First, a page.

The Okefenokee Swamp is in trouble—again. Yes, we’ve seen this story before: unscrupulous, out-of-state corporate interests want to risk permanent harm to the swamp so they can make nonessential products.
Twin Pines Minerals wants to:
- Install a 740-acre heavy mineral sand mine on the Trail Ridge. That ridge acts as a critical retaining wall for the swamp.
- Pump 1.4 million gallons of water per day from the Floridan Aquifer directly below the Okefenokee.
- Discharge industrial wastewater within walking distance of the swamp.
- Take zero responsibility for the damage that could be done.
Consequences will include:
- A drawdown of the aquifer causing as much as a 9-foot drop in the water level.
- The discharge of wastewater into the St. Marys River Basin.
- The release of air and light pollution into Georgia’s only International Dark Sky Park.
- A potential puncturing of the swamp’s delicate water table.
The last time a mining company threatened the Okefenokee Swamp, public outrage forced Georgia leadership to stand up to the corporation, and the proposed operation was abandoned.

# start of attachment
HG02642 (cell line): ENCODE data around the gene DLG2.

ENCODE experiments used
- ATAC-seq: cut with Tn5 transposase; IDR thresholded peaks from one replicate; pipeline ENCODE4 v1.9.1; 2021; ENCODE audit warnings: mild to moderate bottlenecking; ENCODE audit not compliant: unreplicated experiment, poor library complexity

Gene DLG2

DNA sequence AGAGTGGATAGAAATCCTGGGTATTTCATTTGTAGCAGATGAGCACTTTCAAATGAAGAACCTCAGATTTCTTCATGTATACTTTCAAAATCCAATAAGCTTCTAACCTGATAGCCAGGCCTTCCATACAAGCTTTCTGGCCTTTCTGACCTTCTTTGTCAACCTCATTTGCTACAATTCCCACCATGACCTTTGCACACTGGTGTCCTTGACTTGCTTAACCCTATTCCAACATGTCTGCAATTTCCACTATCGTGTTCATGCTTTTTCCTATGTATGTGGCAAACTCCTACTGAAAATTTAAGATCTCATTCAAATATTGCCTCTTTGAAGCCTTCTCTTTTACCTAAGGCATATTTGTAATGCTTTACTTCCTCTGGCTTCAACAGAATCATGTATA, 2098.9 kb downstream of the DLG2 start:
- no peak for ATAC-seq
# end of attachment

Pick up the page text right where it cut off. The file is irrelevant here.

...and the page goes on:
This time around, tens of thousands of letters and comments have poured into the Georgia Environmental Protection Division from around the world in support of the Okefenokee Swamp. Hundreds of environmental organizations have thrown their resources behind this cause. But the protections for this area under federal law are murky, so it’s up to Georgians to protect one of our greatest treasures.
In May, we called Governor Kemp to tell him that the Okefenokee Swamp is not for sale.
And, we’ve been ramping up the pressure on the Georgia Environmental Protection Division to deny Twin Pines’ permit to mine. But that’s not enough. We need to make certain this will not keep happening, so we’re urging legislation to ensure that the Okefenokee will be protected for all future generations. The cities of Homeland, Kingsland, St Marys, Valdosta, and Waycross have already passed local resolutions demanding Georgia officials do whatever it takes to protect the Okefenokee.
The 635-square-mile Okefenokee National Wildlife Refuge is one of the Seven Natural Wonders of Georgia.
The Okefenokee is the largest blackwater swamp in North America, and one of the planet’s largest remaining intact freshwater ecosystems. It’s home to a reported 233 species of birds, 49 species of mammals, 64 species of reptiles, 37 species of amphibians, and 39 species of fish. It is also a key economic driver in both Georgia and northeast Florida, is visited by almost 400,000 people, and contributes more than $64 million to local economies every year!
But the Okefenokee Swamp can’t protect itself.
We need to put a law on the books that will.